Meeting Horace

When Dr. Ted Sizer passed away this past October, I must admit I had never heard of him; however, for weeks following the sad news, Twitter was abuzz with educators extolling the virtues of Dr. Sizer’s contributions to education reform, specifically the books he authored known as the Horace trilogy: Horace’s Compromise, Horace’s School, and Horace’s Hope.

My interest piqued, I looked for these works in my school’s library.  The only book that was available was the last in the trilogy, Horace’s Hope: What Works for the American High School.  Going into it, I feared that reading this first would be a bit like watching Return of the Jedi before the other Star Wars films, but as I read on, I found the book stood just fine on its own as a series of case studies of school systems that have bucked traditional models of what the American public education system has been and developed more progressive, student-centered communities of learners.  Re-reading that, I realize that sounds very tree-huggy and hippy-dippy, but the schools Sizer describes are not theoretical models of what could be – they are concrete examples of what has been done, and with great success.

The books of the Horace trilogy were published over a 12-year period from 1984 to 1996, and it genuinely shames me to say that it took me until now to discover them, as I think they would have been so beneficial to me when I was teaching high school English, especially early on in my career (which didn’t even begin until four years after Horace’s Hope was published) – they would have provided me significant insight and lessons I eventually had to learn the hard way (which isn’t necessarily bad for me, but for the sake of my students…).

I’m not going to write a book report here, but I do want to highlight a section of the book that impacted me so greatly that I actually made sure to jot down the information for personal future reference.  Sizer noted 13 conclusions to which he came after a decade of working with schools through his reform advocacy group, the Coalition for Essential Schools (these are different from the nine common principles of the CES).  Sizer annotates this list heavily in his book (so go read it!), but I will simply reproduce the list here:

  1. The leap from traditional school practice to commonsense reform is for most Americans a heroic one.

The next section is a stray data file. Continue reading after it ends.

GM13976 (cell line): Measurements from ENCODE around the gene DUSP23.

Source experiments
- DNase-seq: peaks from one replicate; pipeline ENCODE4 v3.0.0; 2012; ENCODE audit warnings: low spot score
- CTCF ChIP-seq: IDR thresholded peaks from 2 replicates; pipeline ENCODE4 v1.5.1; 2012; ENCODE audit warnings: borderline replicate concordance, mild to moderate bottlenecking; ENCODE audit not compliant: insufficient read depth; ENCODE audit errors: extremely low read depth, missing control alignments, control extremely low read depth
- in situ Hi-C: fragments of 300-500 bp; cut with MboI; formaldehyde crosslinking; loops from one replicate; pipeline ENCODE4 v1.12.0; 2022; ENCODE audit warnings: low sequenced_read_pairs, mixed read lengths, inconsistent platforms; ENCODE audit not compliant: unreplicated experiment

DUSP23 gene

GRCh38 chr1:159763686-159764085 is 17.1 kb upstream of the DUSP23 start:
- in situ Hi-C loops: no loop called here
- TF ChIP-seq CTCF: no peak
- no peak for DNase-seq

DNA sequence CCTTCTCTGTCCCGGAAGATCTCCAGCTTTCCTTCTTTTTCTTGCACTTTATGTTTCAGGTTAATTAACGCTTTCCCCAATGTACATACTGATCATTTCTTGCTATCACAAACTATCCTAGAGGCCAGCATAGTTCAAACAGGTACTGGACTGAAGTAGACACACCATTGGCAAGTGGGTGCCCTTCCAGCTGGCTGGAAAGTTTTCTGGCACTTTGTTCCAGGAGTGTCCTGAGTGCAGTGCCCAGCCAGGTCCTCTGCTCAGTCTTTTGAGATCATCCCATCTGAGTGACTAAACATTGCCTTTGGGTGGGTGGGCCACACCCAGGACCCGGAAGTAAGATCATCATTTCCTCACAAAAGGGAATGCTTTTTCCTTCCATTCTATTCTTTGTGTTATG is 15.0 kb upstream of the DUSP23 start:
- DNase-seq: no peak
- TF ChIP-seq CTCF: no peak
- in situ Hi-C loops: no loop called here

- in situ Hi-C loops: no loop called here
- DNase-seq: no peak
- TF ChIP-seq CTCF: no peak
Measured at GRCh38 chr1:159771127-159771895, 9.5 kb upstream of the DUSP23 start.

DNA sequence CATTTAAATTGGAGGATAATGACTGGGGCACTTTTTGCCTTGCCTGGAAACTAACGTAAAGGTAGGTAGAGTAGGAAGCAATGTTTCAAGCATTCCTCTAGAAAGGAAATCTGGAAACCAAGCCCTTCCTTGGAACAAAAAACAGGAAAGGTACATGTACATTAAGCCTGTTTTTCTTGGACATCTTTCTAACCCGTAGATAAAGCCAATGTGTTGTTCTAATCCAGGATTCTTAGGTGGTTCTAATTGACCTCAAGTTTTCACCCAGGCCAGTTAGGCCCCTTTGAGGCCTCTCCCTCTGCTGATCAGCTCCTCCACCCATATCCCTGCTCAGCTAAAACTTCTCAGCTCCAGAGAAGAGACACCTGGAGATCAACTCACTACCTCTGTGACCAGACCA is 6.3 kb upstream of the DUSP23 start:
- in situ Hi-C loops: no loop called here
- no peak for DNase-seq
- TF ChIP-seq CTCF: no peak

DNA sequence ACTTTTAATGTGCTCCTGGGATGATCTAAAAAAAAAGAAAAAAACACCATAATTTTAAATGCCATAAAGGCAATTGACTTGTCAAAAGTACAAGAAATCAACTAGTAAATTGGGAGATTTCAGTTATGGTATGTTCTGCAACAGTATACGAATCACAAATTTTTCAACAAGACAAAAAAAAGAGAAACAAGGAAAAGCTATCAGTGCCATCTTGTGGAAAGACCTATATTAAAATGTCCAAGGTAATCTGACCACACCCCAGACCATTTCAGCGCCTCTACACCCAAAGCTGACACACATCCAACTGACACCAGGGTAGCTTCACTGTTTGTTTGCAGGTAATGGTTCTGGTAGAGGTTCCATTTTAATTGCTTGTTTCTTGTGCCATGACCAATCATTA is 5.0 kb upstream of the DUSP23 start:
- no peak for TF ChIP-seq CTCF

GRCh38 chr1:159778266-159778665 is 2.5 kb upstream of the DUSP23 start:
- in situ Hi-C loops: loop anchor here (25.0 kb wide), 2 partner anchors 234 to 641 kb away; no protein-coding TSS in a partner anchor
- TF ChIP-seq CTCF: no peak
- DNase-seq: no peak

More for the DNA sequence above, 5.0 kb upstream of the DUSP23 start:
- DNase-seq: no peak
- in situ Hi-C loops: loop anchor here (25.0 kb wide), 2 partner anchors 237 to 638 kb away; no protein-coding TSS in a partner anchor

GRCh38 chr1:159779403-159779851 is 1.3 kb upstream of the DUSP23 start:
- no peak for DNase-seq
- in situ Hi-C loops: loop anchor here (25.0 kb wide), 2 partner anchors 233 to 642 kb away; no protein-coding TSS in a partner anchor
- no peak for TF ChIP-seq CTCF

2. Focus and Exhibitions are important.
  3. If students are to understand deeply, less is more.
  4. The students have to do the work.  We learn when we engage, the more intensely the better.
  5. Human-scale places are critical.
  6. Practice caring rigor and rigorous caring.
  7. Adults must be interesting and confident.
  8. Control, autonomy, and choice are essential.
  9. Attempting too little is a recipe for failure.
  10. Start as early as possible.
  11. The relationship between the top and bottom of the educational hierarchy must be fundamentally rethought.
  12. Clusters of schools proceed more effectively than schools alone.
  13. Respect the persistent tortoise.

(Sizer, 1996, pp. 80-104)

I imagine most folks who read this blog have already started making mental comparisons between Sizer’s list and their own practice (yup, yup… nope, uh-uh…); I know I certainly did.  I also thought about how the schools at which I’ve worked have measured up as systems against Sizer’s conclusions; after all, much of what CES advocates for favors cultural (in the sense of school & community culture) implementati0n over pockets of innovation in this classroom and that.

My recollection of reading this passage for the first time involves me laying on my couch, reading silently to myself, and occasionally nodding.  Then the nodding grew more vigorous, punctuated with “mm-hmm”s.  By the time I hit 11 or 12, I was upright and saying “Yes!” out loud to nobody in particular.

Whenever I read books about education, I find myself doing so through a very critical and skeptical lens, but my experience reading Horace’s Hope has been somewhat profound (and decidedly out of character for me).  In Sizer, I believe I have found a posthumous mentor – someone who has already researched, articulated, and expounded upon the flittering, semi-formed ideas I have had about education, but done it far better than I could hope to.  I’m looking forward to learning a lot more from his body of work and the ongoing work of the Coalition of Essential Schools, and perhaps one day earning the honor of contributing in some way to his legacy in education.


Sizer, T.  (1996).  Horace’s hope: what works for the American high school. New York, NY: Houghton Mifflin.


  • I picked up one of Ted Sizer’s books recently due to all the updates on Twitter relating to his passing. I haven’t started reading it yet, but considering your positive review (that list is great), I’m definitely looking forward to it.

    I’ve always felt a little behind on my educational reading. Hopefully this summer I’ll have some time to do some catching up.
    .-= Ben Wildeboer´s last blog ..Week 1: Self-directed learning Project =-.

  • I’ve been on a tear with the ed books this year (probably making up for what I didn’t get in my undergrad teacher training program). I’m almost done with De-Schooling Society right now, and I’ve got about 6 or 7 books on deck, including the other two Horace books.

    The thing I really loved about this book was that after I finished, I felt like going out and starting my own school. Haven’t read a book that spurred those kind of feelings in me in a long time.

  • […] just finished reading the classic Teaching as a Subversive Activity.  Much like my first time meeting Horace, I found myself energized and inspired by the authors’ commentary on the necessity for making […]

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